A bonding orbital is stable because of the attractions between the nuclei and the electrons. In an anti-bonding orbital there are no equivalent attractions - instead you get repulsions. There is very little chance of finding the electrons between the two nuclei - and in fact half-way between the nuclei there is zero chance of finding them. There is nothing to stop the two nuclei from repelling each other apart.
So in the hydrogen case, both of the electrons go into the bonding orbital, because that produces the greatest stability - more stable than having separate atoms, and a lot more stable than having the electrons in the anti-bonding orbital.
Why doesn't helium form an He2 molecule?
You might reasonably say that helium can't form an He2 molecule because it doesn't have any unpaired electrons to share. Fine! But let's also look at it from the point of molecular orbital theory. The diagram for helium is just a small modification of the last one.
This time we have a total of 4 electrons in the original atomic orbitals. Two atomic orbitals have to form two molecular orbitals. That means that this time, we would have to use both the bonding and anti-bonding molecular orbitals to accommodate them.
But any gain in energetic stability due to the formation of the bonding orbitals would be countered by the loss of energetic stability because of the anti-bonding ones. There is no energetic advantage in He2 forming - and so it doesn't.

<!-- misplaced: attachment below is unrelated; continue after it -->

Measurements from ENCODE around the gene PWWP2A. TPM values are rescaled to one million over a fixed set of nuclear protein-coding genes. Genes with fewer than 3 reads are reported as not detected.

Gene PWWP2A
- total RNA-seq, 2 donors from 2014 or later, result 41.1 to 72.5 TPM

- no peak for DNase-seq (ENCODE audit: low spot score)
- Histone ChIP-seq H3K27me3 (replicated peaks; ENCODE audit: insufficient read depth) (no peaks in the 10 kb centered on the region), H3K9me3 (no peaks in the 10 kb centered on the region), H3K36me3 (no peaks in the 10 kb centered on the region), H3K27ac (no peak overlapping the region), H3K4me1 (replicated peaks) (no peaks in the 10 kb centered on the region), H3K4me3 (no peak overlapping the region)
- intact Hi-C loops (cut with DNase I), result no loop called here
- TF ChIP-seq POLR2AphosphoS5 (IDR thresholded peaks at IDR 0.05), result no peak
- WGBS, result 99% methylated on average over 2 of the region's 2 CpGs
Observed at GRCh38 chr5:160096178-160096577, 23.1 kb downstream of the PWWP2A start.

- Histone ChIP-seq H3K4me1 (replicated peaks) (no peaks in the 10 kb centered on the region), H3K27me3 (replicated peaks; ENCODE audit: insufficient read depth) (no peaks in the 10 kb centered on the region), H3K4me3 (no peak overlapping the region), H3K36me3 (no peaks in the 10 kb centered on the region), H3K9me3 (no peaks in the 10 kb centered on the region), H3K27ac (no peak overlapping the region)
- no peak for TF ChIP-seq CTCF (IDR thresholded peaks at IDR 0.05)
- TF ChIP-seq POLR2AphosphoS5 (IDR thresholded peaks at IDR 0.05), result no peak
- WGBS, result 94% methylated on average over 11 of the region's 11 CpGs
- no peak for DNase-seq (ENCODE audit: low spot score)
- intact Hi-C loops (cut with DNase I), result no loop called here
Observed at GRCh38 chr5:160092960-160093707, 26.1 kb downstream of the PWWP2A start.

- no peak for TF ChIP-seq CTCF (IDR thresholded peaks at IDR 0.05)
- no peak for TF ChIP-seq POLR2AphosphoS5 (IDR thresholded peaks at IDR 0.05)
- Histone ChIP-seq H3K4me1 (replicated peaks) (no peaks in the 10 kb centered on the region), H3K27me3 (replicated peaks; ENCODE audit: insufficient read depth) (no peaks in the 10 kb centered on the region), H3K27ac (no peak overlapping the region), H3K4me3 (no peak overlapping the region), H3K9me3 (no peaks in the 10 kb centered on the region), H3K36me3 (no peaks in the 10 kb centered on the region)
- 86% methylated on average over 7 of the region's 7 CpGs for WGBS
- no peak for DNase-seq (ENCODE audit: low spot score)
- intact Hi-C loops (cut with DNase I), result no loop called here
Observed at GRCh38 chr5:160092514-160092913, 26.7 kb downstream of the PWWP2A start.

Anti-bonding orbitals in double bonds
You are probably familiar with a picture of the double bond in ethene shown as:
The pi bond shown in red is, of course, a normal bonding orbital. It was formed by sideways overlap between a half-filled p-orbital on each of the two carbon atoms. Remember that the two red shapes shown in the diagram are part of the same pi bonding orbital. But if you overlap two atomic orbitals, you must get two molecular orbitals according to molecular orbital theory. The second one is an anti-bonding pi orbital - and we never draw it under normal circumstances.
The anti-bonding pi orbital is (just like the anti-bonding sigma one) at a higher energy than the bonding orbital - and so isn't used to hold electrons. Both of the electrons in the pi bond are found in the pi bonding orbital.
Summarizing the relative energies of various kinds of orbitals